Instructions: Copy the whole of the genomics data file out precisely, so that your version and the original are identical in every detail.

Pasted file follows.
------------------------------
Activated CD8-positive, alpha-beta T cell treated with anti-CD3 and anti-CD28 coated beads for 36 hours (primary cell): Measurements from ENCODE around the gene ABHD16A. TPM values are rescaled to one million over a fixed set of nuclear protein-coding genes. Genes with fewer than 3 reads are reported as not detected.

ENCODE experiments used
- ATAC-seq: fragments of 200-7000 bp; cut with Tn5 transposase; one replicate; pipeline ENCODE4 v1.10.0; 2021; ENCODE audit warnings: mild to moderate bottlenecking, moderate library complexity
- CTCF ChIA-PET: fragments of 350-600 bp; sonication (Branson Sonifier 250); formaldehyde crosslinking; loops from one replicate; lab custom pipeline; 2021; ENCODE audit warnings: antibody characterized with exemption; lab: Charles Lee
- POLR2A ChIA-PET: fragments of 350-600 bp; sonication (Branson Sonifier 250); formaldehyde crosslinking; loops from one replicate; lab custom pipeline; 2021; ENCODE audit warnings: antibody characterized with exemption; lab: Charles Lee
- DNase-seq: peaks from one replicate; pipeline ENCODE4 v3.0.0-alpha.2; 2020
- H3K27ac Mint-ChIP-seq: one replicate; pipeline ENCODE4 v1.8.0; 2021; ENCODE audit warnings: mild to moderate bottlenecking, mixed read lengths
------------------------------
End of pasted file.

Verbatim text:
Activated CD8-positive, alpha-beta T cell treated with anti-CD3 and anti-CD28 coated beads for 36 hours (primary cell): Measurements from ENCODE around the gene ABHD16A. TPM values are rescaled to one million over a fixed set of nuclear protein-coding genes. Genes with fewer than 3 reads are reported as not detected.

ENCODE experiments used
- ATAC-seq: fragments of 200-7000 bp; cut with Tn5 transposase; one replicate; pipeline ENCODE4 v1.10.0; 2021; ENCODE audit warnings: mild to moderate bottlenecking, moderate library complexity
- CTCF ChIA-PET: fragments of 350-600 bp; sonication (Branson Sonifier 250); formaldehyde crosslinking; loops from one replicate; lab custom pipeline; 2021; ENCODE audit warnings: antibody characterized with exemption; lab: Charles Lee
- POLR2A ChIA-PET: fragments of 350-600 bp; sonication (Branson Sonifier 250); formaldehyde crosslinking; loops from one replicate; lab custom pipeline; 2021; ENCODE audit warnings: antibody characterized with exemption; lab: Charles Lee
- DNase-seq: peaks from one replicate; pipeline ENCODE4 v3.0.0-alpha.2; 2020
- H3K27ac Mint-ChIP-seq: one replicate; pipeline ENCODE4 v1.8.0; 2021; ENCODE audit warnings: mild to moderate bottlenecking, mixed read lengths